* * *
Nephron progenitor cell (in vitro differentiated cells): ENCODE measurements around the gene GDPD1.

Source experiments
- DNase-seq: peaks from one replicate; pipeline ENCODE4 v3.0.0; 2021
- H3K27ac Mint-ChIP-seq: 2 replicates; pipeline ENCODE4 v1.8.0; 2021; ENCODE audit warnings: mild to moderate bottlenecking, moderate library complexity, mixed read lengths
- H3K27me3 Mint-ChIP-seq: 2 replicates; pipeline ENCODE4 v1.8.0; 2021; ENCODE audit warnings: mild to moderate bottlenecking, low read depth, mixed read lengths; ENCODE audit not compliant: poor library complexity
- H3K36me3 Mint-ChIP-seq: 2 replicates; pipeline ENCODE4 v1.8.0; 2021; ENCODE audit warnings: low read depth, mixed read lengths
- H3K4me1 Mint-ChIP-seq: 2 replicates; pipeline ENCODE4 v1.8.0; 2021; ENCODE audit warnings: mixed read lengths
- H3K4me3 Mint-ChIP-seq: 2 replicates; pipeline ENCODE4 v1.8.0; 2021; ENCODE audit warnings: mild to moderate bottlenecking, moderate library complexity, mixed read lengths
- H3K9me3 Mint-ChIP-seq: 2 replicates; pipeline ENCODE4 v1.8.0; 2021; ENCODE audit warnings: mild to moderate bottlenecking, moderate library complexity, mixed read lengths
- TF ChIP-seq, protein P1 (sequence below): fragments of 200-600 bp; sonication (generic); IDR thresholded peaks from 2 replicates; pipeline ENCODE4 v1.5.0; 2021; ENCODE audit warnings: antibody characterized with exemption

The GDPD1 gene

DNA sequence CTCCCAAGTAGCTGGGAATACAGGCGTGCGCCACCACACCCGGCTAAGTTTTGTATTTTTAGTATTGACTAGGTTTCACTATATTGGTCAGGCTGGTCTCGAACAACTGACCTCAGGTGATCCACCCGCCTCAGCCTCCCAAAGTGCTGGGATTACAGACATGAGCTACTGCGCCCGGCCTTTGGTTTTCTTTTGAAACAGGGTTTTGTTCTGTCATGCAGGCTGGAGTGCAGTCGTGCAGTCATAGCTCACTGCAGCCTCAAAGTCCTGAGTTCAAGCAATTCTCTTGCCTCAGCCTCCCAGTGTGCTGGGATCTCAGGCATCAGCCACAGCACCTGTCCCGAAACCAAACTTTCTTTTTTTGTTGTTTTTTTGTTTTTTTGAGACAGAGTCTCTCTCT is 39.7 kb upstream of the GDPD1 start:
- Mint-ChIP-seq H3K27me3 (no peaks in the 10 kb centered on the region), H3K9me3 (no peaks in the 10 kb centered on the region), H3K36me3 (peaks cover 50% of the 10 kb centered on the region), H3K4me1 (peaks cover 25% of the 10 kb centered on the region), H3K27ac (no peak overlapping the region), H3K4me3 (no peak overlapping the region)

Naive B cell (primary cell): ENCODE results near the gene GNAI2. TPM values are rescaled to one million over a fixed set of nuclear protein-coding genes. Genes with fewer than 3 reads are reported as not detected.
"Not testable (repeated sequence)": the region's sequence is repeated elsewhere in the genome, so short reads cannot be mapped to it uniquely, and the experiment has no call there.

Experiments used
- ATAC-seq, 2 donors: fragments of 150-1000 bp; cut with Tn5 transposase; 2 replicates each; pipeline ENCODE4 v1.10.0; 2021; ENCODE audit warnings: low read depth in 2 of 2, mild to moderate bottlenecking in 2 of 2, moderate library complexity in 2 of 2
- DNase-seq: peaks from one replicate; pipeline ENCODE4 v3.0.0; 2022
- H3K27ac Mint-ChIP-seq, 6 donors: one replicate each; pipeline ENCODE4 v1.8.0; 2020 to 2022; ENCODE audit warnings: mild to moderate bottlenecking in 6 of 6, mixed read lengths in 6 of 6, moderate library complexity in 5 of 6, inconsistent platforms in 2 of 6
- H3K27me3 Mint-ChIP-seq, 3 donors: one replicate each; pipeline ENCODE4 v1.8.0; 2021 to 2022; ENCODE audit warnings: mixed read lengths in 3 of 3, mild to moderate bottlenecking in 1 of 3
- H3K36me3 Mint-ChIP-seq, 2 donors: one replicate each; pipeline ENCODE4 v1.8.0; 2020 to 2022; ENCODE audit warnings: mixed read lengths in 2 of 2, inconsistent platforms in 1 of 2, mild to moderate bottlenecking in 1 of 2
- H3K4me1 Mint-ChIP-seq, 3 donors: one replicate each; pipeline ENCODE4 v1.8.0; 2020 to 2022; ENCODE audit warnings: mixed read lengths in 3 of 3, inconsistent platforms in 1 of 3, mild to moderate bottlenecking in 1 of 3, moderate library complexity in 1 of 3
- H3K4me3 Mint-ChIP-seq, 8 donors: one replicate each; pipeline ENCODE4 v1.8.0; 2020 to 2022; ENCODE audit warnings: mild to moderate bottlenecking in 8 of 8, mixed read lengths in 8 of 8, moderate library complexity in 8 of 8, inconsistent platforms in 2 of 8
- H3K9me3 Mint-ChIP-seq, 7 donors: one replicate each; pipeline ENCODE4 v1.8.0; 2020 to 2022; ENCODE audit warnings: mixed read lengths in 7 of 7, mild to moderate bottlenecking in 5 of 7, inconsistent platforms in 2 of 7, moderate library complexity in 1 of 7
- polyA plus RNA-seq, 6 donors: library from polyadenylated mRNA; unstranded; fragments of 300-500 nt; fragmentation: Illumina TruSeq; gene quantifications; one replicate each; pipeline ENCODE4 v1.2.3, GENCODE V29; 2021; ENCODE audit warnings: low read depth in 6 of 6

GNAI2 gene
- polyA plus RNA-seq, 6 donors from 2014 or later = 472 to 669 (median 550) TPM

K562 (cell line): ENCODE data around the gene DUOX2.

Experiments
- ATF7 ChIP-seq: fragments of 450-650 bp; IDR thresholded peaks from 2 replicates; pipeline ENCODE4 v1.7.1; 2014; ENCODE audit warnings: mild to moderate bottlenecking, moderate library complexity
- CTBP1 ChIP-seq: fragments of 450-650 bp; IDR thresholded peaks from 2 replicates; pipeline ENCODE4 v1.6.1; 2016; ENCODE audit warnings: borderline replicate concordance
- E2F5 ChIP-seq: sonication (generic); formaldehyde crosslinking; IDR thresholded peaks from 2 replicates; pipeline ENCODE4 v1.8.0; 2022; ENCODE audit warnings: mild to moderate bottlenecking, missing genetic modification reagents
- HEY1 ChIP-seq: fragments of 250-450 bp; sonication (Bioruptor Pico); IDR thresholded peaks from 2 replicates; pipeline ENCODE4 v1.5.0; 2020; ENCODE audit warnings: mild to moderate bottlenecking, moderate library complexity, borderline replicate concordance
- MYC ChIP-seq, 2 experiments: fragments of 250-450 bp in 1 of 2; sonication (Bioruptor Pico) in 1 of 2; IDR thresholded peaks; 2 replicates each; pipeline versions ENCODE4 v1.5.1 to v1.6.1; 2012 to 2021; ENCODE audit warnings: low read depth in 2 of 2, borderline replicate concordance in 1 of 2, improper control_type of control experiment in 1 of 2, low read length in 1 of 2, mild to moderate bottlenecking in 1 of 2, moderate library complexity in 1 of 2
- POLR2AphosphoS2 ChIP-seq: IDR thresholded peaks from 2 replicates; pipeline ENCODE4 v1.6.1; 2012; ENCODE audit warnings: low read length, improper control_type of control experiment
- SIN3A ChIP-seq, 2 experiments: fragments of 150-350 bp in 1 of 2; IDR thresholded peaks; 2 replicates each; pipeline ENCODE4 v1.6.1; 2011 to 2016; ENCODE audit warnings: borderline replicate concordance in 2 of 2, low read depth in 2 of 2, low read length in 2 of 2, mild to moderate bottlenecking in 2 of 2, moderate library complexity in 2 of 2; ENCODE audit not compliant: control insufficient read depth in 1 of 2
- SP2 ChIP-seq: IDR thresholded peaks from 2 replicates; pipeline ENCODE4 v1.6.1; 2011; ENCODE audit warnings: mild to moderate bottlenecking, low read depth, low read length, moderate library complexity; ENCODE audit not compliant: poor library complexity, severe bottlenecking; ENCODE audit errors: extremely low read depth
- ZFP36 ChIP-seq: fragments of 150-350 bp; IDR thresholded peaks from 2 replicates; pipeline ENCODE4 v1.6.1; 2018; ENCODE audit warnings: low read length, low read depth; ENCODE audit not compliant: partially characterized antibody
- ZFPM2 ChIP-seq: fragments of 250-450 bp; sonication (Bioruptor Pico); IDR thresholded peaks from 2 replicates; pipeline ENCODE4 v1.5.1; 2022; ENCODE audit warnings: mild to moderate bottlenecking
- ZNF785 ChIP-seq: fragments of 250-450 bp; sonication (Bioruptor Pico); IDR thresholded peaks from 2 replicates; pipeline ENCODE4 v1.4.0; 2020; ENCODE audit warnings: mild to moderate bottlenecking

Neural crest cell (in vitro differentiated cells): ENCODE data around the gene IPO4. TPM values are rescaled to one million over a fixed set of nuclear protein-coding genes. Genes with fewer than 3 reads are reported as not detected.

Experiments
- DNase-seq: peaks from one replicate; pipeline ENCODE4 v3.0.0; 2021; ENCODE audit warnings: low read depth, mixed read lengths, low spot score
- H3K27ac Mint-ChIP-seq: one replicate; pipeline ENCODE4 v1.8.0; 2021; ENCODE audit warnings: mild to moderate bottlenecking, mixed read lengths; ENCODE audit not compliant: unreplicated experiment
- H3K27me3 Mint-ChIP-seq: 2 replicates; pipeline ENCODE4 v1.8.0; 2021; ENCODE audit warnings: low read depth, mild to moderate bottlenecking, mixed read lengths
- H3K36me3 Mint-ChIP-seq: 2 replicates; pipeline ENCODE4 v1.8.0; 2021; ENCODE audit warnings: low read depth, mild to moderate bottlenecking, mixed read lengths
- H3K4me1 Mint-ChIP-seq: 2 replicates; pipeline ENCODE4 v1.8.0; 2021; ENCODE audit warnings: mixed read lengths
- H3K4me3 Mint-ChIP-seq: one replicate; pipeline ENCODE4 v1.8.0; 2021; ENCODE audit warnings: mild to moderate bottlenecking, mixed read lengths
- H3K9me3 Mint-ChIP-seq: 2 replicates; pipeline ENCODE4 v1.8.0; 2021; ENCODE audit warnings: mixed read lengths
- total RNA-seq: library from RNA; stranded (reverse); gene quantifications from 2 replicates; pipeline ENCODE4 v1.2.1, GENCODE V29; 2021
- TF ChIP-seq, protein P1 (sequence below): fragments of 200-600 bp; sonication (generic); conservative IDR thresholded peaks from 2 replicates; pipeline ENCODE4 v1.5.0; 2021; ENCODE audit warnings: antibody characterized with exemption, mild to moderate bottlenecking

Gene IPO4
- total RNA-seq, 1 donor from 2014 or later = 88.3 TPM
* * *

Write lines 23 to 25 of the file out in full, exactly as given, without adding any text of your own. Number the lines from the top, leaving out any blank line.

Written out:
- H3K4me3 Mint-ChIP-seq, 8 donors: one replicate each; pipeline ENCODE4 v1.8.0; 2020 to 2022; ENCODE audit warnings: mild to moderate bottlenecking in 8 of 8, mixed read lengths in 8 of 8, moderate library complexity in 8 of 8, inconsistent platforms in 2 of 8
- H3K9me3 Mint-ChIP-seq, 7 donors: one replicate each; pipeline ENCODE4 v1.8.0; 2020 to 2022; ENCODE audit warnings: mixed read lengths in 7 of 7, mild to moderate bottlenecking in 5 of 7, inconsistent platforms in 2 of 7, moderate library complexity in 1 of 7
- polyA plus RNA-seq, 6 donors: library from polyadenylated mRNA; unstranded; fragments of 300-500 nt; fragmentation: Illumina TruSeq; gene quantifications; one replicate each; pipeline ENCODE4 v1.2.3, GENCODE V29; 2021; ENCODE audit warnings: low read depth in 6 of 6